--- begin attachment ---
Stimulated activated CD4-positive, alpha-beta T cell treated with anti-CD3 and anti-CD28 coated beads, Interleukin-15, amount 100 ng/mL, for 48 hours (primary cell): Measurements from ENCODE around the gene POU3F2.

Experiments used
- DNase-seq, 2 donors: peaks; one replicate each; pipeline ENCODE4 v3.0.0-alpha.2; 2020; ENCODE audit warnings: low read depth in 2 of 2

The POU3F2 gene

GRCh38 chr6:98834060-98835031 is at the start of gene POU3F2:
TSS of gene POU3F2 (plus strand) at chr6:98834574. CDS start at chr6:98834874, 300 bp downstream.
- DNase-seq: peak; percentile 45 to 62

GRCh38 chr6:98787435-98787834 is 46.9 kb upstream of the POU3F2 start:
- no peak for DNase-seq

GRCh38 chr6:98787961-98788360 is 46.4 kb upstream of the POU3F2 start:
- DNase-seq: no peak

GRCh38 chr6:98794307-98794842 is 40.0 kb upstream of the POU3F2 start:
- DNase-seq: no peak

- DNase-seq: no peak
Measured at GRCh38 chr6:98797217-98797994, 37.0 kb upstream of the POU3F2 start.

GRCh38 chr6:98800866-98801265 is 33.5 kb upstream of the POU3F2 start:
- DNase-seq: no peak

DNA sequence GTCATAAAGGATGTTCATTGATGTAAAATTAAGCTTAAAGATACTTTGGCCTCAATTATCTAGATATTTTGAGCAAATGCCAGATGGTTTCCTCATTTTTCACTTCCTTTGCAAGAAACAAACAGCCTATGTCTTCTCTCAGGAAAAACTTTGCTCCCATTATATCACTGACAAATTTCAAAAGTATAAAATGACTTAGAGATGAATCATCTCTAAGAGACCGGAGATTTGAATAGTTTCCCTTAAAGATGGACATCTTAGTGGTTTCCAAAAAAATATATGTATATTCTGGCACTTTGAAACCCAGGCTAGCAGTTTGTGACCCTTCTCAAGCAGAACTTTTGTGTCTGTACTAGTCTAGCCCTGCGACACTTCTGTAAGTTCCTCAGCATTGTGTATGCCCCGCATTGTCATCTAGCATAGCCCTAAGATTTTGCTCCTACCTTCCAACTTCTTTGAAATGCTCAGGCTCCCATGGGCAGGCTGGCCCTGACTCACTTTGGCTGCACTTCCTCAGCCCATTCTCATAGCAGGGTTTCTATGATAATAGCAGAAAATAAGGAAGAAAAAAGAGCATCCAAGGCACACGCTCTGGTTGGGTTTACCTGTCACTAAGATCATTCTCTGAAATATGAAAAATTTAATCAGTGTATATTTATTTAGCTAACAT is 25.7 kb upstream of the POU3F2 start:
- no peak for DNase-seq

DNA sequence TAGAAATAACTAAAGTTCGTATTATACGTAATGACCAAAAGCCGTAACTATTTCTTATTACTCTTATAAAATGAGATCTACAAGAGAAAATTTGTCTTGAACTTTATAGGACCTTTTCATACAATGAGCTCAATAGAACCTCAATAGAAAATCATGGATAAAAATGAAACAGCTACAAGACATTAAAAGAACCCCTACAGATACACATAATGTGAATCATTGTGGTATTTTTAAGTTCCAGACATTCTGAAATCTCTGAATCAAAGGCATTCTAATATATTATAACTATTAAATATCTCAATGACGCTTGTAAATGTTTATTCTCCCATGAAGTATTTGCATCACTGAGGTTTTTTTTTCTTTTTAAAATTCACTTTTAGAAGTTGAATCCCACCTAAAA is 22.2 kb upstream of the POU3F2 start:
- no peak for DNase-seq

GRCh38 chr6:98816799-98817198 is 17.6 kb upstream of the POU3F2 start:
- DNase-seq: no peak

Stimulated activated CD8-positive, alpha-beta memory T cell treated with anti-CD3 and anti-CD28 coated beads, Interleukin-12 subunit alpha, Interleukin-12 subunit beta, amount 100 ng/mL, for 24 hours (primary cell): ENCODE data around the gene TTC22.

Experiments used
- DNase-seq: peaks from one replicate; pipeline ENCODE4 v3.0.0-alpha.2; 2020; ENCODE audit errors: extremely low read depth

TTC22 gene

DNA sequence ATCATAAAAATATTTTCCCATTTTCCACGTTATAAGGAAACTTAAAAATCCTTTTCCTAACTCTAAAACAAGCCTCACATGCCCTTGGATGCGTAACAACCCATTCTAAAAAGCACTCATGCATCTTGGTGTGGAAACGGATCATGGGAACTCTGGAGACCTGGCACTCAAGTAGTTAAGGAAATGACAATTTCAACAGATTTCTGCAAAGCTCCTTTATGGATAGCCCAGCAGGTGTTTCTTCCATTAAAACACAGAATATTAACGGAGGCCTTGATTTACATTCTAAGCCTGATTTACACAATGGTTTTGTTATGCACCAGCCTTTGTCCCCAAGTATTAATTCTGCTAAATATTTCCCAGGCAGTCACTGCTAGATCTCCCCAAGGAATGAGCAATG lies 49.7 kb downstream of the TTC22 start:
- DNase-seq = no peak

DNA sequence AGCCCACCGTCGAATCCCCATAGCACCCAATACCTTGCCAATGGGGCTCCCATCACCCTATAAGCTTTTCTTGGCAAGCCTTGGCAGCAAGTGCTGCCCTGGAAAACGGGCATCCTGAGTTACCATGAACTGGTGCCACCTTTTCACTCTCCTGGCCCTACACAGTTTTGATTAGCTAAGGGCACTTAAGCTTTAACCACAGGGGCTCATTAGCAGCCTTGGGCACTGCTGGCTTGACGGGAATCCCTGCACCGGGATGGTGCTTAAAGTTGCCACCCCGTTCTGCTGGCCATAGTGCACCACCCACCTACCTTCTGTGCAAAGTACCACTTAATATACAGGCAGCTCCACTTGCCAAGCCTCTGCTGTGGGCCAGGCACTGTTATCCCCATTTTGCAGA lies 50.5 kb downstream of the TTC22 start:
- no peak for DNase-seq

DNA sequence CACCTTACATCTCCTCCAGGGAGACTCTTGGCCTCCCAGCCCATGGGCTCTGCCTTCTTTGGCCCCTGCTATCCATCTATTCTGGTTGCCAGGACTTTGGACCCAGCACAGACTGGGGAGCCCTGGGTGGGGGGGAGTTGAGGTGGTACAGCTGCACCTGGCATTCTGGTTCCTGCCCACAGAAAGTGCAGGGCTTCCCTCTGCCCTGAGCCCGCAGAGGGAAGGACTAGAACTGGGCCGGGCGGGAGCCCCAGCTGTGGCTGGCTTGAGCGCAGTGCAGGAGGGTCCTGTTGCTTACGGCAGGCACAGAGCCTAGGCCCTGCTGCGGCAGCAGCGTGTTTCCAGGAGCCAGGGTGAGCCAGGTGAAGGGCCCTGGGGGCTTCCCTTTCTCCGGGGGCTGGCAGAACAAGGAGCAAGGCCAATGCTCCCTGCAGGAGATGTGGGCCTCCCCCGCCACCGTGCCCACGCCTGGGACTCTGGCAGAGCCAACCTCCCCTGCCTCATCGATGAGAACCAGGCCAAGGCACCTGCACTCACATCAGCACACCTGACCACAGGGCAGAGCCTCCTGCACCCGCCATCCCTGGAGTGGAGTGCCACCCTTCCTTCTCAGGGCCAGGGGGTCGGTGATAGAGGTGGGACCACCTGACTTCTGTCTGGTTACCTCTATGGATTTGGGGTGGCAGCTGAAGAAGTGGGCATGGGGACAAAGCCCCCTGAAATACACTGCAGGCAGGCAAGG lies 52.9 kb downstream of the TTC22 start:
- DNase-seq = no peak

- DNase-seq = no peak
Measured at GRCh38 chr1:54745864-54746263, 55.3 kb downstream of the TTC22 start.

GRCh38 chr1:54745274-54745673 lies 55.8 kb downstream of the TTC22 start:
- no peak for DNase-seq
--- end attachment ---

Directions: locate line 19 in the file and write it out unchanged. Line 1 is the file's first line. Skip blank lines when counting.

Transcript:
- no peak for DNase-seq